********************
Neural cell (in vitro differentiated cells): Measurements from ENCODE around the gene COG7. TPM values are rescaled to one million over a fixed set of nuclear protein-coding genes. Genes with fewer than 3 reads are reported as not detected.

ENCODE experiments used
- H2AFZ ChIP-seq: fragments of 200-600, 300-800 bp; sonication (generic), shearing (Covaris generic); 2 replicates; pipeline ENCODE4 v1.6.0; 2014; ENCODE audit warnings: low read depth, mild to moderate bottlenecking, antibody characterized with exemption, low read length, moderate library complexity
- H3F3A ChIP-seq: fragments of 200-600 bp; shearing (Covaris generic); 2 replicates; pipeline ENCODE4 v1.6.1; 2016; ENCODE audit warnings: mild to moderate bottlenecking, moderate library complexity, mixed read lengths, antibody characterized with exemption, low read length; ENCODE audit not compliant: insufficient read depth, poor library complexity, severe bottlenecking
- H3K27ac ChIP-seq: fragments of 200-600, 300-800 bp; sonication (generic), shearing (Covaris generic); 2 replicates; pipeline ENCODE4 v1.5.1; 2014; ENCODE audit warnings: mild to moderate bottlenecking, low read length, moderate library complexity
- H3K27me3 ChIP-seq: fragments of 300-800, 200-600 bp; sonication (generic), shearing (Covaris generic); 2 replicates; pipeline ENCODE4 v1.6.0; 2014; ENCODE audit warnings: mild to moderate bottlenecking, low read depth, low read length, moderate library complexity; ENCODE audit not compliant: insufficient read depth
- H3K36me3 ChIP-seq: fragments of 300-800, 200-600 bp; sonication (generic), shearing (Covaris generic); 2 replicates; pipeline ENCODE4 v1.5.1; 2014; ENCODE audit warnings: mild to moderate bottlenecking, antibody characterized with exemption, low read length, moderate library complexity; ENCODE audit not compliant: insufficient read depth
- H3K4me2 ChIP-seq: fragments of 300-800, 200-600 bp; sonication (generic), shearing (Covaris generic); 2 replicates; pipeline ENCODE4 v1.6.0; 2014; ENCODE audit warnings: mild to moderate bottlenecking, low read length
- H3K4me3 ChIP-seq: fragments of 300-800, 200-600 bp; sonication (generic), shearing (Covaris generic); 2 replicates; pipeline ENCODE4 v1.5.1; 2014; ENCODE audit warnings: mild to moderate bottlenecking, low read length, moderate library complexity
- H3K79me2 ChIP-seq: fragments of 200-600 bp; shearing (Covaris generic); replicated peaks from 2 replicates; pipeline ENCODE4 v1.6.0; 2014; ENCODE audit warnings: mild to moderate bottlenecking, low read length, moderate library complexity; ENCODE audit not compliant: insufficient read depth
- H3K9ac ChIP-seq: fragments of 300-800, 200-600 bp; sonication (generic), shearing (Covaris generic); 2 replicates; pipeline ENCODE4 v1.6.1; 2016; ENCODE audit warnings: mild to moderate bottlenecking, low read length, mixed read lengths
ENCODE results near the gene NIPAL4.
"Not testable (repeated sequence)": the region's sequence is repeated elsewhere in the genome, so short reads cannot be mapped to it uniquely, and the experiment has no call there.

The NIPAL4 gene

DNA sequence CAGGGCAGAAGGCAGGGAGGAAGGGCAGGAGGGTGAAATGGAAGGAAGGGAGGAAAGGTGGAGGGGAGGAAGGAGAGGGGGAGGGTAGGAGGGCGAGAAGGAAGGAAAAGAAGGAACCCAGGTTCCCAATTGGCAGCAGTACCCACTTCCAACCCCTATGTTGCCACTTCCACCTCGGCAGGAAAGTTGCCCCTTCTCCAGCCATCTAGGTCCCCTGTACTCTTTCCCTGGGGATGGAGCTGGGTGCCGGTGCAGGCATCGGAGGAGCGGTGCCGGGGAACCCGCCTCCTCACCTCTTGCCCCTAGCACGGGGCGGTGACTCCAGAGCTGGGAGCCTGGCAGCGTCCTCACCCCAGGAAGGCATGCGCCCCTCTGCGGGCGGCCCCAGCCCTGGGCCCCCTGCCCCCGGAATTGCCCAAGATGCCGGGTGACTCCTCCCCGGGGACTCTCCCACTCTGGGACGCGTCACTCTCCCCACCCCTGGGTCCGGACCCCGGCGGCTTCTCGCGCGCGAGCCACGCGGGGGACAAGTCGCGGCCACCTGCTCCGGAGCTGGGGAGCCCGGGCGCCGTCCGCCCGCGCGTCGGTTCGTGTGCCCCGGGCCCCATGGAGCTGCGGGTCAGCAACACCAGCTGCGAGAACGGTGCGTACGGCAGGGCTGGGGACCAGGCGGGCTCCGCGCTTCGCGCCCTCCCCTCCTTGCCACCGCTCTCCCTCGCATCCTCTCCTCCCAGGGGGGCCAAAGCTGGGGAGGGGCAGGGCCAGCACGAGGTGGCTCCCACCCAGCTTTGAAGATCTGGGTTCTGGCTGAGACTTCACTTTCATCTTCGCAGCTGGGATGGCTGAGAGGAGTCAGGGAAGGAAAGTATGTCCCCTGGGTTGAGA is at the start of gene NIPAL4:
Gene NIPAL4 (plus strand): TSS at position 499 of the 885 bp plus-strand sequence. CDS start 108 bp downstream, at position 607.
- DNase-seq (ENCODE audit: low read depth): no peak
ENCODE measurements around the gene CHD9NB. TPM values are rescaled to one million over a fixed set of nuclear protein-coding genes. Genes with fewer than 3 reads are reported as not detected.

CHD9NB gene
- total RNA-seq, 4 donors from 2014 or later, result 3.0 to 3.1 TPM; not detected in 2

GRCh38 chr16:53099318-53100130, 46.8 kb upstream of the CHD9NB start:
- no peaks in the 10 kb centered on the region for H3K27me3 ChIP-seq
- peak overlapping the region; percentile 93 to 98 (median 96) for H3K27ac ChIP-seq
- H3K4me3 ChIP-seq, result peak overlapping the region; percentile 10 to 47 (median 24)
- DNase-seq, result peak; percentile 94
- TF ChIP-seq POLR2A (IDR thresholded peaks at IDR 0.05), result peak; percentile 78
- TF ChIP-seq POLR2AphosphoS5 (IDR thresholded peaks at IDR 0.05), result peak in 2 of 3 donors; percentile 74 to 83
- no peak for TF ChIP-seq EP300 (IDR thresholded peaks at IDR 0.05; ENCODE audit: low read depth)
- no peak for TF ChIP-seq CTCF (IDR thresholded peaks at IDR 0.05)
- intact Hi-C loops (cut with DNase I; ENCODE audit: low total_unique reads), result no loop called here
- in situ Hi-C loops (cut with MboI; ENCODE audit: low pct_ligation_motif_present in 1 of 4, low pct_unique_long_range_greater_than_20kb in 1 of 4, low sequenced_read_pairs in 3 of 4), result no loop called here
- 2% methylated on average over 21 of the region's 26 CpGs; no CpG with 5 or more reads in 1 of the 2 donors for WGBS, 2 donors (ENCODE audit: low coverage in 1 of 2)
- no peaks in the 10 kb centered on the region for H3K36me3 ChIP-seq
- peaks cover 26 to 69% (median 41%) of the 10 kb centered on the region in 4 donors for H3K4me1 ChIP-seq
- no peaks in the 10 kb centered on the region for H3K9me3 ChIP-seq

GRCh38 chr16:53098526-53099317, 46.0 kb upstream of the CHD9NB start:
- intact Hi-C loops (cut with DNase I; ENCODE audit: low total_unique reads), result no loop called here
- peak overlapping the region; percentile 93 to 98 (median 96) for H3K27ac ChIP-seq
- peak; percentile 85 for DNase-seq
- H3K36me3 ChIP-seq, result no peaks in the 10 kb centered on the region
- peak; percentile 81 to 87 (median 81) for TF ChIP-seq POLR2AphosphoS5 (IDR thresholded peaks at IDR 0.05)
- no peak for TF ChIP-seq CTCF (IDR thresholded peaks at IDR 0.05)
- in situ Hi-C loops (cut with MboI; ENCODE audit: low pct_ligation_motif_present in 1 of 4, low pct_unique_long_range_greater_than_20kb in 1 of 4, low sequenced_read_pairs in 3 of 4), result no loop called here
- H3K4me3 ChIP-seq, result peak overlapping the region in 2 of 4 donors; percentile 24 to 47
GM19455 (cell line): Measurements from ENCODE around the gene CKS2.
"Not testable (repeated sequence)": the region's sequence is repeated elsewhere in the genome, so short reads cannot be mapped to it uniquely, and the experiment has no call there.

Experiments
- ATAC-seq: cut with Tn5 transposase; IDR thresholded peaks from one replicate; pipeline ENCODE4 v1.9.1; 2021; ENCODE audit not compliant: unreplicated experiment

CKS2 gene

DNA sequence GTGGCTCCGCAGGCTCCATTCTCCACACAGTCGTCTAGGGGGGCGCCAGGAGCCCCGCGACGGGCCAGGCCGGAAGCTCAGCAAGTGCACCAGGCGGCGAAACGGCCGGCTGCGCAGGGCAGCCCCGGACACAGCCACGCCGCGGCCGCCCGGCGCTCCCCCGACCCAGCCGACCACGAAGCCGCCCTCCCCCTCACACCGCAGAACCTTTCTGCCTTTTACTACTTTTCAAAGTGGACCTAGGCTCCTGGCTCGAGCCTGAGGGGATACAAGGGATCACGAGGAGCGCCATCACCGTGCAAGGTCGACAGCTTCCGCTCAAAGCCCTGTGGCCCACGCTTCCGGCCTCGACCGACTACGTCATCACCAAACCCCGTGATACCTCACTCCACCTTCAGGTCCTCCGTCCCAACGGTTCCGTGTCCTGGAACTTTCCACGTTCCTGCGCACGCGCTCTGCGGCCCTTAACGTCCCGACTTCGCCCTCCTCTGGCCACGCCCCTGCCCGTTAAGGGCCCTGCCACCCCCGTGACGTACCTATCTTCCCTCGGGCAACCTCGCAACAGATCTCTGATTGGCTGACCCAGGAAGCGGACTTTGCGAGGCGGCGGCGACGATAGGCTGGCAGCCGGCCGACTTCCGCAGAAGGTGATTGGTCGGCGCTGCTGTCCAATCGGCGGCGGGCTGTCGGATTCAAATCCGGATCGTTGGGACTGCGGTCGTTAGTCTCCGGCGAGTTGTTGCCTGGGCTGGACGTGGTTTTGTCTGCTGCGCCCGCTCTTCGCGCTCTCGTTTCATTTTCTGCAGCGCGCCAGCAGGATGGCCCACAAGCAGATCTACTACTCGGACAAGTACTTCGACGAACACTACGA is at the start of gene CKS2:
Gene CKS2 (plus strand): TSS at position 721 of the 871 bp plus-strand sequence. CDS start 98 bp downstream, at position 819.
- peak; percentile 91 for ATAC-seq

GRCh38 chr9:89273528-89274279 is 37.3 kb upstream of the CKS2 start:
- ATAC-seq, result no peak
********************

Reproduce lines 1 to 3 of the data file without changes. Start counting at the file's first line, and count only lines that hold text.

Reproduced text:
Neural cell (in vitro differentiated cells): Measurements from ENCODE around the gene COG7. TPM values are rescaled to one million over a fixed set of nuclear protein-coding genes. Genes with fewer than 3 reads are reported as not detected.

ENCODE experiments used
- H2AFZ ChIP-seq: fragments of 200-600, 300-800 bp; sonication (generic), shearing (Covaris generic); 2 replicates; pipeline ENCODE4 v1.6.0; 2014; ENCODE audit warnings: low read depth, mild to moderate bottlenecking, antibody characterized with exemption, low read length, moderate library complexity